Image to right: The Expedition 10 and 11 crews gather aboard the Station. Front row, from left, are Expedition 10 Flight Engineer Salizhan Sharipov and Commander Leroy Chiao. Back row, from left, are Expedition 11 Commander Sergei Krikalev, NASA ISS Science Officer and Flight Engineer John Phillips and European Space Agency Astronaut Roberto Vittori.
Expedition 11 Will Welcome Discovery to Station
Highlights of the new Expedition 11 International Space Station crew's mission include welcoming the crew of the Space Shuttle Discovery on its STS-114 mission, the first Shuttle flight since the Columbia accident. Discovery crewmembers will conduct three spacewalks at the Station, deliver several tons of equipment and supplies and return to Earth with equipment and scientific experiments and trash from the Station.
Sergei Krikalev, 46, and John Phillips, 54, will receive extensive handover briefings from their Expedition 10 predecessors, and will get training on the Station's robotic Canadarm2.
They also may see the addition of a third crewmember to the Station this summer brought to the Station by Atlantis on the STS-121 mission. Plans call for them to do two spacewalks, the first in August from the U.S. Airlock Quest in U.S. spacesuits, and the second, in September, in Russian spacesuits from the Pirs Airlock. The spacewalkers will continue outfitting the Station's exterior and work with scientific experiments.
Expedition 11 Commander Krikalev and NASA ISS Science Officer and Flight Engineer Phillips also will welcome the arrival of two Progress unpiloted supply vehicles. ISS Progress 18 is scheduled to reach the Station in June and ISS Progress 19 should be launched near the end of August.
Image to left: A camera on the Station's robotic arm captured this image of the arriving Soyuz spacecraft.
In August, Krikalev and Phillips will move their Soyuz spacecraft from the Pirs docking compartment to the Zarya docking port. That will permit use of the Pirs Airlock for spacewalks.
Krikalev is a veteran of five previous spaceflights, including two missions to the Russian space station Mir and two Shuttle flights. He was a member of the first Station crew, serving aboard a much smaller ISS from Nov. 2, 2000, to March 18, 2001. He has spent a year, 5 months and 10 days in space. This flight should see him become the world's most experienced space traveler.
Born in Leningrad (now St. Petersburg), Russia, he graduated from what is now St. Petersburg Technical University in 1981 and then joined NPO Energia, the Russian organization responsible for human spaceflight. He was selected as a cosmonaut in 1985.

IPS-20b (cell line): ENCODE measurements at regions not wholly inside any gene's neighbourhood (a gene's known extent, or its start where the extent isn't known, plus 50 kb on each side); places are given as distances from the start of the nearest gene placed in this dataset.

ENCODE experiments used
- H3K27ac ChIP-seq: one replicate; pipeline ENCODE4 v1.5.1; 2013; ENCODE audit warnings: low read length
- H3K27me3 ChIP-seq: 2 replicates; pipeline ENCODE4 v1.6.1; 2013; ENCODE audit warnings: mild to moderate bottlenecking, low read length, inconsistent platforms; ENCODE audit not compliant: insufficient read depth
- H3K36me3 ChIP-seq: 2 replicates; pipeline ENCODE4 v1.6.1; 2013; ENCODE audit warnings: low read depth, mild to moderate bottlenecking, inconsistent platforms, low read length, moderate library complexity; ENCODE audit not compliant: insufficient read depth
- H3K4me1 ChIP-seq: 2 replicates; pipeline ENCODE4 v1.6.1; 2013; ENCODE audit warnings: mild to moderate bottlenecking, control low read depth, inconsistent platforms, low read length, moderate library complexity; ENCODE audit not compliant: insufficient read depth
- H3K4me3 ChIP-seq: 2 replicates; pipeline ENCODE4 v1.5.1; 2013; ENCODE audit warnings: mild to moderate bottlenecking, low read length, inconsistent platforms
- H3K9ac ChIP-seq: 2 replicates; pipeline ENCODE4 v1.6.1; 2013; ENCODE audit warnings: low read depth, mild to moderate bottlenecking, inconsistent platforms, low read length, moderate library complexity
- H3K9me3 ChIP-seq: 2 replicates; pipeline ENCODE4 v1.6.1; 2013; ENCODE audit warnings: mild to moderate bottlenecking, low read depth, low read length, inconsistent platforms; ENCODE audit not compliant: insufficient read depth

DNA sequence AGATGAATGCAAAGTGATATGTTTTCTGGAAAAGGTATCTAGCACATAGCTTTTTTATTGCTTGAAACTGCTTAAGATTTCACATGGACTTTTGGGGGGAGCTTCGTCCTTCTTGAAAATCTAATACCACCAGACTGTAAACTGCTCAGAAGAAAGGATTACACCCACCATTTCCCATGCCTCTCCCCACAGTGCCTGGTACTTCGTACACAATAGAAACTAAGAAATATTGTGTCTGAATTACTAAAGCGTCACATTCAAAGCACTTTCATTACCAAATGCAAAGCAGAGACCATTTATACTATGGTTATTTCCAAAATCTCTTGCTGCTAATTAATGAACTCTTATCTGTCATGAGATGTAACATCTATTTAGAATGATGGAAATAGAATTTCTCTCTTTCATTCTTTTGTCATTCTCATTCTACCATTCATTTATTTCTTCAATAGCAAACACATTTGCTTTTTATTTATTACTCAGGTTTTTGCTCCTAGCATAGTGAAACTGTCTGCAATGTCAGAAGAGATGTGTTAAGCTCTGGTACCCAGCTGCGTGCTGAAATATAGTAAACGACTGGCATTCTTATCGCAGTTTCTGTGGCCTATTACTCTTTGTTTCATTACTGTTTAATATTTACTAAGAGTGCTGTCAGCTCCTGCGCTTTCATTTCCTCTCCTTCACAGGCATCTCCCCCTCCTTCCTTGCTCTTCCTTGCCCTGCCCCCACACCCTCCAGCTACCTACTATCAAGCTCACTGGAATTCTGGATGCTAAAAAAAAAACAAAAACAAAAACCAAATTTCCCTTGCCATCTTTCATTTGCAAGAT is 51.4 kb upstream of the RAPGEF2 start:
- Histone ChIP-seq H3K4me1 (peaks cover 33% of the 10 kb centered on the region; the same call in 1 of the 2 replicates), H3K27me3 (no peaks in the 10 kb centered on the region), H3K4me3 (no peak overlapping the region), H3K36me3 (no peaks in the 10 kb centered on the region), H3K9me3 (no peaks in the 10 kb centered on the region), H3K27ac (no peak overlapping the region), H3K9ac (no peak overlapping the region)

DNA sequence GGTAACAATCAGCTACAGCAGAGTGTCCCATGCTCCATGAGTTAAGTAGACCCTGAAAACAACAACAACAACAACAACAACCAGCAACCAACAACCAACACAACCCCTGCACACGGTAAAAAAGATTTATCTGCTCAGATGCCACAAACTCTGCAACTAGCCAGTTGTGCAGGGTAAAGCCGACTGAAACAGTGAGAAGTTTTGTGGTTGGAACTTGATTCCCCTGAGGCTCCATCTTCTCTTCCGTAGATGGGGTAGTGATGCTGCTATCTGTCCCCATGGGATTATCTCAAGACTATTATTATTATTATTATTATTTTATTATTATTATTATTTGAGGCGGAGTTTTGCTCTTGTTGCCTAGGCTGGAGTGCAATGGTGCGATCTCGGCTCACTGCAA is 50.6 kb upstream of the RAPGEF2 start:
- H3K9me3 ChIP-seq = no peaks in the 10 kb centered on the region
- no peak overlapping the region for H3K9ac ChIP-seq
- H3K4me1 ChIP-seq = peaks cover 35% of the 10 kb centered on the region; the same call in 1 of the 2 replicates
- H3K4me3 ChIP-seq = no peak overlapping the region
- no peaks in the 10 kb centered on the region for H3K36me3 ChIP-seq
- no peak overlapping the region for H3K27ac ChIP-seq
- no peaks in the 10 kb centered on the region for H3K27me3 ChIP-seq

Record or not, just being in space isn't what’s important, Krikalev says. "The job itself is very interesting for me, being there and being able to look back on Earth, to do something challenging." He said he probably hasn't paid enough attention to that record.
Phillips was born in Fort Belvoir, Va., and considers Scottsdale, Ariz., his home. He graduated from the Naval Academy in 1972 and became a Naval aviator. After leaving the Navy in 1982, he earned a masters and doctorate in geophysics and space physics from the University of California in 1984 and 1987. He did postdoctoral work at the Los Alamos Scientific Laboratory in New Mexico.
He was selected as an astronaut in 1996. He was a member of the STS-100 crew of Endeavour in 2001. On that mission he coordinated two spacewalks at the Station to install Canadarm2.
Phillips has wanted to return to the Station ever since. "It was a wonderful place to be," he said. "The crew was doing a great job; they were having a good time." He wanted to stay longer then. Now he'll have about six months there.
Krikalev and Phillips are the Station's fifth two-person crew. After the Columbia accident on Feb. 1, 2003, the ISS Program and the international partners determined that because of limitations on supplies the Station would be occupied by two crewmembers instead of three until Shuttle flights resume.
Image to right: An automated video camera aboard Expedition 11's arriving Soyuz captured this image of the International Space Station moments before docking.
The 11th crew will continue science activities, initially with facilities and samples already on the Station, but later with experiments scheduled to arrive at the Station aboard Discovery.
The science team at the Payload Operations Center at the Marshall Space Flight Center in Huntsville, Ala., will continue to operate some experiments without crew input and other experiments are designed to function autonomously.
Krikalev and Phillips are scheduled to spend about 180 days on the Station, returning to Earth in October, a little over a week after the arrival of their Expedition 12 successors.
+ Read more about Expedition 11